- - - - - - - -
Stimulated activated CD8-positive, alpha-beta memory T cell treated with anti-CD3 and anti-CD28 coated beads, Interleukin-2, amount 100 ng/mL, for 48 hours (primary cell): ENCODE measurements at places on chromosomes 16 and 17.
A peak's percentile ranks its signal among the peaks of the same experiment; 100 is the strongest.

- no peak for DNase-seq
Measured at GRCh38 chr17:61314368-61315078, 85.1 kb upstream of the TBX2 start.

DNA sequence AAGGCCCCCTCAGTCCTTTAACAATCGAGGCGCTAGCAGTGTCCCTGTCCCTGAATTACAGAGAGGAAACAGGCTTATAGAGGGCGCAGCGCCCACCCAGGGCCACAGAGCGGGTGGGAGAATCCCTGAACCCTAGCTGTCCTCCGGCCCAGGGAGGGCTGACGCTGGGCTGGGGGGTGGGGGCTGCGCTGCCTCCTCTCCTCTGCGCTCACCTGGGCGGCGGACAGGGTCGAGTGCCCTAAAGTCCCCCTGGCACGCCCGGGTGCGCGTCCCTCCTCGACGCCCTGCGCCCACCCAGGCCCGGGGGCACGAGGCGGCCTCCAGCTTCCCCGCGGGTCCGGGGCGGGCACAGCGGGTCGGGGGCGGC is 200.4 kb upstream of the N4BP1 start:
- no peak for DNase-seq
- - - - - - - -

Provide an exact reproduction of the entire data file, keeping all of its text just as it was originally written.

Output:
Stimulated activated CD8-positive, alpha-beta memory T cell treated with anti-CD3 and anti-CD28 coated beads, Interleukin-2, amount 100 ng/mL, for 48 hours (primary cell): ENCODE measurements at places on chromosomes 16 and 17.
A peak's percentile ranks its signal among the peaks of the same experiment; 100 is the strongest.

- no peak for DNase-seq
Measured at GRCh38 chr17:61314368-61315078, 85.1 kb upstream of the TBX2 start.

DNA sequence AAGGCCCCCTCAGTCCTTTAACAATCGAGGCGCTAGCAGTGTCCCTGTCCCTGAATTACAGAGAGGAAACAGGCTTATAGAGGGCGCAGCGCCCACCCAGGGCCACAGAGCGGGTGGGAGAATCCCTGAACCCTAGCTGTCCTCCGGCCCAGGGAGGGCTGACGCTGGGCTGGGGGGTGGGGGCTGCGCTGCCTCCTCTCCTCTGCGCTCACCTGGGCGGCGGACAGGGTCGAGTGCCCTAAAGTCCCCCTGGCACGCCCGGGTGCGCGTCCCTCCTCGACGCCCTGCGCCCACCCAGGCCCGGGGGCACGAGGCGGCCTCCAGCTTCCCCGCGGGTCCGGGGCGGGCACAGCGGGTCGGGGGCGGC is 200.4 kb upstream of the N4BP1 start:
- no peak for DNase-seq